I have been preparing for this moment for the last two decades. Raising Evan has been my resilience-building breeding ground. I have learned how to build my resilience muscle out of necessity.

Whether it is in this time of crisis or our normal hectic lives, life has become increasingly complicated. Proactively build your mental health and resilience by practicing Mind Over Moment. Mind Over Moment is a science-based approach I developed that utilizes the idea of mindfulness to help you break out of reactivity, strengthen your resilience, and live your life on purpose. (It is also the title of my new book!)

When we practice these habits, beliefs, and behaviors, we empower ourselves to get beyond the moments that urgently trigger our brains to react, and allow ourselves to stop, take charge of our thoughts, and reroute our fight-or-flight way of thinking. In other words, we can train our minds to be more resilient. I use these skills every day because, let’s face it, life is unpredictable at best, and I want to do whatever I can to get that extra push to get through the challenging and messy stuff.

Most of us react through life directionless and end up where we are headed. Mind Over Moment means paying attention—in each moment—to decisions you are otherwise making unwittingly so you can create the life you truly deserve. The goal is to continually bring yourself back to what matters most in your life.


Research has proven that having purpose in life predicts both health and longevity, suggesting that the ability to find meaning from life’s experiences, especially when confronting challenges, may be a mechanism underlying mental and emotional health. A sense of purpose can also strengthen your immune system, relieve stress, and even minimize pain.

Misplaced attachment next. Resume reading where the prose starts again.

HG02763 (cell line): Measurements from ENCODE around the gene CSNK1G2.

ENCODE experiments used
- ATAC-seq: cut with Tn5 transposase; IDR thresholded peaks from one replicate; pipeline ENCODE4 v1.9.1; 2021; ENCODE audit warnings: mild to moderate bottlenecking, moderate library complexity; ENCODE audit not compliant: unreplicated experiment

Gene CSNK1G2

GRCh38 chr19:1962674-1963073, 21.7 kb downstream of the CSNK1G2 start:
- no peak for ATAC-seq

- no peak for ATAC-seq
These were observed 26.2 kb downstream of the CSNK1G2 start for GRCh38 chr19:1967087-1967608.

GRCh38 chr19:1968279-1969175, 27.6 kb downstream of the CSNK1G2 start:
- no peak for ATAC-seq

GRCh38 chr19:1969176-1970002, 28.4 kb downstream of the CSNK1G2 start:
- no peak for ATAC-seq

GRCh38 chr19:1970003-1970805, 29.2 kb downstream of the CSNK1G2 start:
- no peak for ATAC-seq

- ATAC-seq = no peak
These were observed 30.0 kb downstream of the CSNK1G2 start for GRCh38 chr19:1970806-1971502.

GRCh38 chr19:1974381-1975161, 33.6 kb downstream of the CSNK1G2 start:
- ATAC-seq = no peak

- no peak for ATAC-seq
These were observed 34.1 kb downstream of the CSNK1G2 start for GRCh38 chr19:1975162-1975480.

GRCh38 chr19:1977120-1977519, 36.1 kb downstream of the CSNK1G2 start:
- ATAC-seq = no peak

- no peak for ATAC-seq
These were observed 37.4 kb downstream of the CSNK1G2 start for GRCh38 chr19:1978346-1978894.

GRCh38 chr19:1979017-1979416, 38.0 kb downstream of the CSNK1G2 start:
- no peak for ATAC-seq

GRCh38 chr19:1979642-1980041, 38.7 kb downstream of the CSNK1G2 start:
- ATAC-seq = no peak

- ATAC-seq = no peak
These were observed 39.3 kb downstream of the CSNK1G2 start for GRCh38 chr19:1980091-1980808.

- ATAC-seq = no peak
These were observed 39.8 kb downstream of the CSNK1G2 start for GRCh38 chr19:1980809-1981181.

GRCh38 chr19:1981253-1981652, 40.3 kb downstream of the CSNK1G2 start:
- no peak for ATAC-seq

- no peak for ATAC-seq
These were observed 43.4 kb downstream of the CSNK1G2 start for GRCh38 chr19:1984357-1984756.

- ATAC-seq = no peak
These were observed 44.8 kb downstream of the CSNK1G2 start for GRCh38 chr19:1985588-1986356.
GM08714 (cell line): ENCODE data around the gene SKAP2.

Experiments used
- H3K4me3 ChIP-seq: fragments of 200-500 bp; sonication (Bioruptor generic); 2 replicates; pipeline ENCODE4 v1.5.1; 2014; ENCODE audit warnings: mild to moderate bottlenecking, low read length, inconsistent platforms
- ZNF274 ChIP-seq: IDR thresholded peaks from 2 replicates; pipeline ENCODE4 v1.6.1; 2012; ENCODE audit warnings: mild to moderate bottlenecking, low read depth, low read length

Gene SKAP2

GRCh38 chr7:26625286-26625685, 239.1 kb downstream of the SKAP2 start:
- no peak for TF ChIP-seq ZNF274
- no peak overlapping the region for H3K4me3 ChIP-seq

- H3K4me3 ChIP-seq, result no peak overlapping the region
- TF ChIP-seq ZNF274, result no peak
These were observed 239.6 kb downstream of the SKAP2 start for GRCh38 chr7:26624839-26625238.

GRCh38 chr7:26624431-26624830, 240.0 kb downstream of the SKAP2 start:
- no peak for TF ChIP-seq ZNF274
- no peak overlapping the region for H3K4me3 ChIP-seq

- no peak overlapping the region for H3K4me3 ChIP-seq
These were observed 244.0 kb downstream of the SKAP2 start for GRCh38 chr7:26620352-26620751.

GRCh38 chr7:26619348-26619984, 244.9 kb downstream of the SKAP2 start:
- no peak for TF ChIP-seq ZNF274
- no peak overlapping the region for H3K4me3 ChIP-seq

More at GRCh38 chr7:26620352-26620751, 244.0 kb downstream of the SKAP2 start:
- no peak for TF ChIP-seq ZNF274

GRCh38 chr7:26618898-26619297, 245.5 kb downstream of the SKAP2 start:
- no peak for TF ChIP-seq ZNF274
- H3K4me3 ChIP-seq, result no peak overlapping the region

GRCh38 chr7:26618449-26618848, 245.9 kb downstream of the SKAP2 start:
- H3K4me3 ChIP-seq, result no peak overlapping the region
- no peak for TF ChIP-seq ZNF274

Everyone derives meaning and purpose in different ways, but it really is as simple as answering the question, ‘What is meaningful to you?’. You may think of it as a way to your North Star, your reason for being, or simply a reason to get out of bed in the morning. You also might find meaning snuggling with your dogs, reading to your kids, or cooking. Don’t overcomplicate it.

The bottom line is that resilient people possess a clear sense of meaning and purpose that enables them to stay the course even when things get tough. It’s much harder to feel defeated when you have a deep sense of meaning for what you’re working toward. What drives you? Where can you make a difference? How can you use your unique gifts to help others?


Living with a child that suffers from mental illness is the hardest thing I have ever done, and it truly tests the meaning of unconditional love. As Evan’s illness has progressed, I have explored, researched and learned about information that I otherwise would not have pursued.

We live in a culture that isn’t comfortable talking about mental illness, nor do we see it as the health crisis that it is. While we are gaining traction, there is still a long road ahead to reduce the stigma that is attached to it.

I first got involved with the National Alliance on Mental Illness (NAMI) in 2007. My son Evan, now 17, was just four years old at the time and already on his first antipsychotic medication (I share our story in my TEDxTalk). I was a single mother, and I had no idea what to do or where to go, so I enrolled in a free class. The education, advocacy, and support I received changed the trajectory of my life and my purpose.

If you’ve made consistent efforts to improve your mental and emotional health and are still having trouble functioning optimally at home, work, or in your relationships, it may be time to seek professional help. There is NO shame in admitting you or a loved one is struggling. Please don’t wait until you or someone you love is in crisis before you ask for or offer help and support. No one can do this alone.

You have everything you need.

Knowledge is power, and the more we know about mental health and illness, the more we are able to find treatment and recovery options. Here are just a few resources. A portion of all of my book proceeds goes to the National Alliance on Mental Illness in Central Texas. They use this money to offer free classes, advocacy, support groups, and so much more.